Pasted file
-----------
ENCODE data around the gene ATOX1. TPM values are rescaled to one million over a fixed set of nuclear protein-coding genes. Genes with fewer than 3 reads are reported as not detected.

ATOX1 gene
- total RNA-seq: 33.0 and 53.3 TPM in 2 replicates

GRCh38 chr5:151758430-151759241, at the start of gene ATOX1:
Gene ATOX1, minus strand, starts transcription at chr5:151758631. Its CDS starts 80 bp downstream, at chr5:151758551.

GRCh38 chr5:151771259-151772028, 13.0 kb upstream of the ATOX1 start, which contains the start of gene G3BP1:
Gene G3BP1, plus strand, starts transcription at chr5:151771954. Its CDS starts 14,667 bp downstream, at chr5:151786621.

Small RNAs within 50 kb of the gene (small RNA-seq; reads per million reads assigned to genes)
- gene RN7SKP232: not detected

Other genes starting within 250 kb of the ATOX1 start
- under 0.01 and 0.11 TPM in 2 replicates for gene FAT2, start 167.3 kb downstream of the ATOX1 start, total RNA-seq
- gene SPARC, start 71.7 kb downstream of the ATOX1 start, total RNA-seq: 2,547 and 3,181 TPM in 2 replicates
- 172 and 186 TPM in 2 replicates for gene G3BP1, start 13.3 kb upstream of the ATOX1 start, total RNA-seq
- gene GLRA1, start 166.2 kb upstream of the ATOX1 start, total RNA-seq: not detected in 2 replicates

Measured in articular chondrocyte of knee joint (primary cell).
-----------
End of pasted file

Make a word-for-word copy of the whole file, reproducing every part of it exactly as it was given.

ENCODE data around the gene ATOX1. TPM values are rescaled to one million over a fixed set of nuclear protein-coding genes. Genes with fewer than 3 reads are reported as not detected.

ATOX1 gene
- total RNA-seq: 33.0 and 53.3 TPM in 2 replicates

GRCh38 chr5:151758430-151759241, at the start of gene ATOX1:
Gene ATOX1, minus strand, starts transcription at chr5:151758631. Its CDS starts 80 bp downstream, at chr5:151758551.

GRCh38 chr5:151771259-151772028, 13.0 kb upstream of the ATOX1 start, which contains the start of gene G3BP1:
Gene G3BP1, plus strand, starts transcription at chr5:151771954. Its CDS starts 14,667 bp downstream, at chr5:151786621.

Small RNAs within 50 kb of the gene (small RNA-seq; reads per million reads assigned to genes)
- gene RN7SKP232: not detected

Other genes starting within 250 kb of the ATOX1 start
- under 0.01 and 0.11 TPM in 2 replicates for gene FAT2, start 167.3 kb downstream of the ATOX1 start, total RNA-seq
- gene SPARC, start 71.7 kb downstream of the ATOX1 start, total RNA-seq: 2,547 and 3,181 TPM in 2 replicates
- 172 and 186 TPM in 2 replicates for gene G3BP1, start 13.3 kb upstream of the ATOX1 start, total RNA-seq
- gene GLRA1, start 166.2 kb upstream of the ATOX1 start, total RNA-seq: not detected in 2 replicates

Measured in articular chondrocyte of knee joint (primary cell).